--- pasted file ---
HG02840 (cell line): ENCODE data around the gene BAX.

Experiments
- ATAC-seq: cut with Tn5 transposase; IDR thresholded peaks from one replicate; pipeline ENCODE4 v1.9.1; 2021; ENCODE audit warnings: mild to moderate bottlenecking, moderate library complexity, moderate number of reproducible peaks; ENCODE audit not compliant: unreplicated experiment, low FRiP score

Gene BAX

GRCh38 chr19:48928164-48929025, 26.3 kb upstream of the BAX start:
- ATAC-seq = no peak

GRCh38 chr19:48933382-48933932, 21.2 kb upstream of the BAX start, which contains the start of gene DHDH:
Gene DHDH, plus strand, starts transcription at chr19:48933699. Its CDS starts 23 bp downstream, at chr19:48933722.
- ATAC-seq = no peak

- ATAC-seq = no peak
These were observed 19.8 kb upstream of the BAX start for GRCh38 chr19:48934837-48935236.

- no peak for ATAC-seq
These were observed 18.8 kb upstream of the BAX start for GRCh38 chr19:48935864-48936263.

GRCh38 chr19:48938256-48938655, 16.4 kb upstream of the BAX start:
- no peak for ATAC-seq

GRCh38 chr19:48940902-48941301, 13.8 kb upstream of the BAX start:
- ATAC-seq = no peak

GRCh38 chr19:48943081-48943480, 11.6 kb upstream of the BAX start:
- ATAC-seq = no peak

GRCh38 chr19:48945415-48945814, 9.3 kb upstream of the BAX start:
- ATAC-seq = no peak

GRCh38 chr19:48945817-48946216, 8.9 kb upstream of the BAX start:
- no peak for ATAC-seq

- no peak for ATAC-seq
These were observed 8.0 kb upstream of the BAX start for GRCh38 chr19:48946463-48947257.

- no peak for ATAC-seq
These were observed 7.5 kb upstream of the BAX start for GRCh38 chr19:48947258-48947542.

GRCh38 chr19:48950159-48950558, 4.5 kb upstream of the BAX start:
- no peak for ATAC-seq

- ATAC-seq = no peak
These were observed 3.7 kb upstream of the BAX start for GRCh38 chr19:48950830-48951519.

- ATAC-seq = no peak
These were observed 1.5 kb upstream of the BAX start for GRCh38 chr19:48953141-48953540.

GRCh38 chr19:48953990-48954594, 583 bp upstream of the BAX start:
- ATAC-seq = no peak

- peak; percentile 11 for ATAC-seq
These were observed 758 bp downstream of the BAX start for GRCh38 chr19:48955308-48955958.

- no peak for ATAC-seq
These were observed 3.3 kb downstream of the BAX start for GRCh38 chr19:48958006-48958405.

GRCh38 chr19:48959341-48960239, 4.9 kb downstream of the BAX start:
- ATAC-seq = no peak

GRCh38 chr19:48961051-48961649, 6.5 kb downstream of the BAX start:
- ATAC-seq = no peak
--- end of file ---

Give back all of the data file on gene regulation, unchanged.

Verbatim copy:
HG02840 (cell line): ENCODE data around the gene BAX.

Experiments
- ATAC-seq: cut with Tn5 transposase; IDR thresholded peaks from one replicate; pipeline ENCODE4 v1.9.1; 2021; ENCODE audit warnings: mild to moderate bottlenecking, moderate library complexity, moderate number of reproducible peaks; ENCODE audit not compliant: unreplicated experiment, low FRiP score

Gene BAX

GRCh38 chr19:48928164-48929025, 26.3 kb upstream of the BAX start:
- ATAC-seq = no peak

GRCh38 chr19:48933382-48933932, 21.2 kb upstream of the BAX start, which contains the start of gene DHDH:
Gene DHDH, plus strand, starts transcription at chr19:48933699. Its CDS starts 23 bp downstream, at chr19:48933722.
- ATAC-seq = no peak

- ATAC-seq = no peak
These were observed 19.8 kb upstream of the BAX start for GRCh38 chr19:48934837-48935236.

- no peak for ATAC-seq
These were observed 18.8 kb upstream of the BAX start for GRCh38 chr19:48935864-48936263.

GRCh38 chr19:48938256-48938655, 16.4 kb upstream of the BAX start:
- no peak for ATAC-seq

GRCh38 chr19:48940902-48941301, 13.8 kb upstream of the BAX start:
- ATAC-seq = no peak

GRCh38 chr19:48943081-48943480, 11.6 kb upstream of the BAX start:
- ATAC-seq = no peak

GRCh38 chr19:48945415-48945814, 9.3 kb upstream of the BAX start:
- ATAC-seq = no peak

GRCh38 chr19:48945817-48946216, 8.9 kb upstream of the BAX start:
- no peak for ATAC-seq

- no peak for ATAC-seq
These were observed 8.0 kb upstream of the BAX start for GRCh38 chr19:48946463-48947257.

- no peak for ATAC-seq
These were observed 7.5 kb upstream of the BAX start for GRCh38 chr19:48947258-48947542.

GRCh38 chr19:48950159-48950558, 4.5 kb upstream of the BAX start:
- no peak for ATAC-seq

- ATAC-seq = no peak
These were observed 3.7 kb upstream of the BAX start for GRCh38 chr19:48950830-48951519.

- ATAC-seq = no peak
These were observed 1.5 kb upstream of the BAX start for GRCh38 chr19:48953141-48953540.

GRCh38 chr19:48953990-48954594, 583 bp upstream of the BAX start:
- ATAC-seq = no peak

- peak; percentile 11 for ATAC-seq
These were observed 758 bp downstream of the BAX start for GRCh38 chr19:48955308-48955958.

- no peak for ATAC-seq
These were observed 3.3 kb downstream of the BAX start for GRCh38 chr19:48958006-48958405.

GRCh38 chr19:48959341-48960239, 4.9 kb downstream of the BAX start:
- ATAC-seq = no peak

GRCh38 chr19:48961051-48961649, 6.5 kb downstream of the BAX start:
- ATAC-seq = no peak